The University of California-Berkeley is dedicated to providing exceptional service, leadership, innovation, and organizational effectiveness through its Administration Division. This division supports and empowers a workforce that is inspired, dedicated, knowledgeable, and service-oriented. Furthermore, the university is committed to incorporating diverse perspectives and experiences into its policies and practices, ensuring equitable representation.
The University of California-Berkeley strives to create a safe, accessible, inclusive, and welcoming campus environment for its community members. It pursues innovation, continuous improvement, accessibility, and sustainability in order to excel in its services and optimize its resources. Additionally, the university is responsible for managing its resources through stewardship.
While the mission and vision of the University of California-Berkeley are not explicitly stated, its dedication to excellence, innovation, diversity, and inclusion can be observed through its values and actions. Prospective students can expect a university that is committed to providing a high-quality education and fostering an inclusive and diverse community.
The University of California-Berkeley holds full accreditation from the Western Association of Schools & Colleges (WASC), a status it has maintained since 1949. The most recent accreditation review took place in 2015, utilizing the WASC pilot institutional review process. The next scheduled review for the university is set for 2024. Apart from its institutional accreditation, the University of California-Berkeley also boasts specialized accreditations for specific programs, including law, optometry, and public health. Notably, the university's accreditation is recognized by both the Department of Education and the Council for Higher Education Accreditation.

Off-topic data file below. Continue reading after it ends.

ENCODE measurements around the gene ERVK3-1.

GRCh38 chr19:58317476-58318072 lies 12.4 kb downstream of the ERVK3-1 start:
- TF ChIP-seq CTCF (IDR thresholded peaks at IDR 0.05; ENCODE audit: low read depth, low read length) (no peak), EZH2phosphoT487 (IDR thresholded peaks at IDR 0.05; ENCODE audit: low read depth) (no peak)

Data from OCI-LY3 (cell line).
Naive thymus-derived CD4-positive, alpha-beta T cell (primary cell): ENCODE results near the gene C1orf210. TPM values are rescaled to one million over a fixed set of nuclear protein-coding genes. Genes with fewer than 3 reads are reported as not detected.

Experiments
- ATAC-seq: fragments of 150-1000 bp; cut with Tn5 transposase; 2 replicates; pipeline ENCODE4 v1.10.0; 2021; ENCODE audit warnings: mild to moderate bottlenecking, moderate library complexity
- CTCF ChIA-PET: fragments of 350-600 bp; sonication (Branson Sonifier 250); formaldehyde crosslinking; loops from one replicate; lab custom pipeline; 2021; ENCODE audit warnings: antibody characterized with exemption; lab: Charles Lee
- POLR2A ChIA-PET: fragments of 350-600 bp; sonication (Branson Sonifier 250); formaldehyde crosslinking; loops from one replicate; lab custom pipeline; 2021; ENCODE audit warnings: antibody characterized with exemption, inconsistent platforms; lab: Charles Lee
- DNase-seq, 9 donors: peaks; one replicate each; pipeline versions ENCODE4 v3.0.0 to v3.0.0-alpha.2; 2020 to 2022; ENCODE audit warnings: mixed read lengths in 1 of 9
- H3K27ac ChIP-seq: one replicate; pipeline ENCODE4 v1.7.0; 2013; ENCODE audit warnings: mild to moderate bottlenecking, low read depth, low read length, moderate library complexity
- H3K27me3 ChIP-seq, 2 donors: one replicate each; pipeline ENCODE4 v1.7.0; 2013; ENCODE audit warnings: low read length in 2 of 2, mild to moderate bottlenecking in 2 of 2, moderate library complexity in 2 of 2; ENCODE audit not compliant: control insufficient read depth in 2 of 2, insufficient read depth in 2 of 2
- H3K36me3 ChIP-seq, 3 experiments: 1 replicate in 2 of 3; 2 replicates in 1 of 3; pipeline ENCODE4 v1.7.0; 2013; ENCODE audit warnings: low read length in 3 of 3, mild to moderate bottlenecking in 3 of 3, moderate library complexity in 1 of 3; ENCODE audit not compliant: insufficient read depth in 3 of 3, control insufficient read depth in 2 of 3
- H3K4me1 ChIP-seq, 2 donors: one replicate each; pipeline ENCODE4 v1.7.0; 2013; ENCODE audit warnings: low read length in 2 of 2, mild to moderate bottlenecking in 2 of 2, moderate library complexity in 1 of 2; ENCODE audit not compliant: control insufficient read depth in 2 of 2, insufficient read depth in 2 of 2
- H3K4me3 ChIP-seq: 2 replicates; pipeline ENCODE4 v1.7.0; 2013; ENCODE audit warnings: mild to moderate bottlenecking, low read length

Name of the institutionUniversity of California-Berkeley
Level of institutionFour or more years
Granulation by control over the institution (public/private)Public
Setting typeCity: Midsize
Institution size category20,000 and above
Main student bodyCoeducational
Institutional CategoryDegree - granting, primarily baccalaureate or above
Architecture and Related Services$52,215
Area, Ethnic, Cultural, Gender, and Group Studies$33,360
Biological and Biomedical Sciences$36,657
Business, Management, Marketing, and Related Support Services$74,034
Communication, Journalism, and Related Programs$48,287
Computer and Information Sciences and Support Services$125,250
English Language and Literature/Letters$36,353
Foreign Languages, Literatures, and Linguistics$34,872
Health Professions and Related Programs$44,447
Legal Professions and Studies$39,519
Mathematics and Statistics$63,016
Natural Resources and Conservation$41,250
Philosophy and Religious Studies$23,934
Public Administration and Social Service Professions$42,882
Visual and Performing Arts$29,951